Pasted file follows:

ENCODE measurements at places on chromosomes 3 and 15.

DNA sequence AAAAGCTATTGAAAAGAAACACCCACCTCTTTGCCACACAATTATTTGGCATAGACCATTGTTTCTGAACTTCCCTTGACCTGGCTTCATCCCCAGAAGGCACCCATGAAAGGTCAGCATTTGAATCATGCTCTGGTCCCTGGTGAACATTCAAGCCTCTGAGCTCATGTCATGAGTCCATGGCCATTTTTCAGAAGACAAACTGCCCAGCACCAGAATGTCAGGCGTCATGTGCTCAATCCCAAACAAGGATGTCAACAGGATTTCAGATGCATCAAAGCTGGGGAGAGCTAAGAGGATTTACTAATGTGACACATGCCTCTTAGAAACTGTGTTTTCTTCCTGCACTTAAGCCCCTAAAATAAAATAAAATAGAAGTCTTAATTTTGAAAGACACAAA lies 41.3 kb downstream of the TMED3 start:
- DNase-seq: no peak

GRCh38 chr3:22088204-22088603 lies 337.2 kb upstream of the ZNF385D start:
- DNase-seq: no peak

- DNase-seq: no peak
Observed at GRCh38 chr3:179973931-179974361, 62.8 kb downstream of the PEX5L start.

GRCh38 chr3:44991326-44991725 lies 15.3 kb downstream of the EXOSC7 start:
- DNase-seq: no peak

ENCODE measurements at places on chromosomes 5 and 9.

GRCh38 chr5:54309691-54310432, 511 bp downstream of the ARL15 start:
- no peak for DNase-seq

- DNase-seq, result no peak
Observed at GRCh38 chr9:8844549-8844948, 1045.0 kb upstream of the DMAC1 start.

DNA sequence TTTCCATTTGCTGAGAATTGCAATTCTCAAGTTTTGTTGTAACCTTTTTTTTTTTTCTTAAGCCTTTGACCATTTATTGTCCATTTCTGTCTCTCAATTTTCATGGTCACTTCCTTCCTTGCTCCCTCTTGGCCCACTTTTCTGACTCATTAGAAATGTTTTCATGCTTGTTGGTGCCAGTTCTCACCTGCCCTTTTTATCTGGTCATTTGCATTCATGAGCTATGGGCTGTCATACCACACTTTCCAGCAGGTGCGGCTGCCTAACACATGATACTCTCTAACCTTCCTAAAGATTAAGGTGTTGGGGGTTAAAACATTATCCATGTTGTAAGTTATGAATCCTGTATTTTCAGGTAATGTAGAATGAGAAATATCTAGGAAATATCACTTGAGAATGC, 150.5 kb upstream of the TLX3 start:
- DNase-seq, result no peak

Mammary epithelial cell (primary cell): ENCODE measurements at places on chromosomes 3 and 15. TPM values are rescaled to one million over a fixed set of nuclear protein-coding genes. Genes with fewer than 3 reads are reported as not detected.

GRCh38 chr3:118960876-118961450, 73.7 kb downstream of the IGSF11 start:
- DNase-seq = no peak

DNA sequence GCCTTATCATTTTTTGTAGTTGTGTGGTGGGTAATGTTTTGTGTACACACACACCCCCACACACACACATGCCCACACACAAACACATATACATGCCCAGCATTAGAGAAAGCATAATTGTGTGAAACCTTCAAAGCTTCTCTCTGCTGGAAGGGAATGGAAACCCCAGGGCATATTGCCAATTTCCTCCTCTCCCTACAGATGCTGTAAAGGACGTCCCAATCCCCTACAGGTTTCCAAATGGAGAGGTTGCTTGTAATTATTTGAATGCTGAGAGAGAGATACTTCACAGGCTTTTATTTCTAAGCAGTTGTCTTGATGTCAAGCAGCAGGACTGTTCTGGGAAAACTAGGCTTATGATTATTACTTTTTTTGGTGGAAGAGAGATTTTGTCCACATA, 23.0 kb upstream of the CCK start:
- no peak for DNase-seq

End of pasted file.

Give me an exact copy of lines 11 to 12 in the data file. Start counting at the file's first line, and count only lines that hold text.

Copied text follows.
GRCh38 chr5:54309691-54310432, 511 bp downstream of the ARL15 start:
- no peak for DNase-seq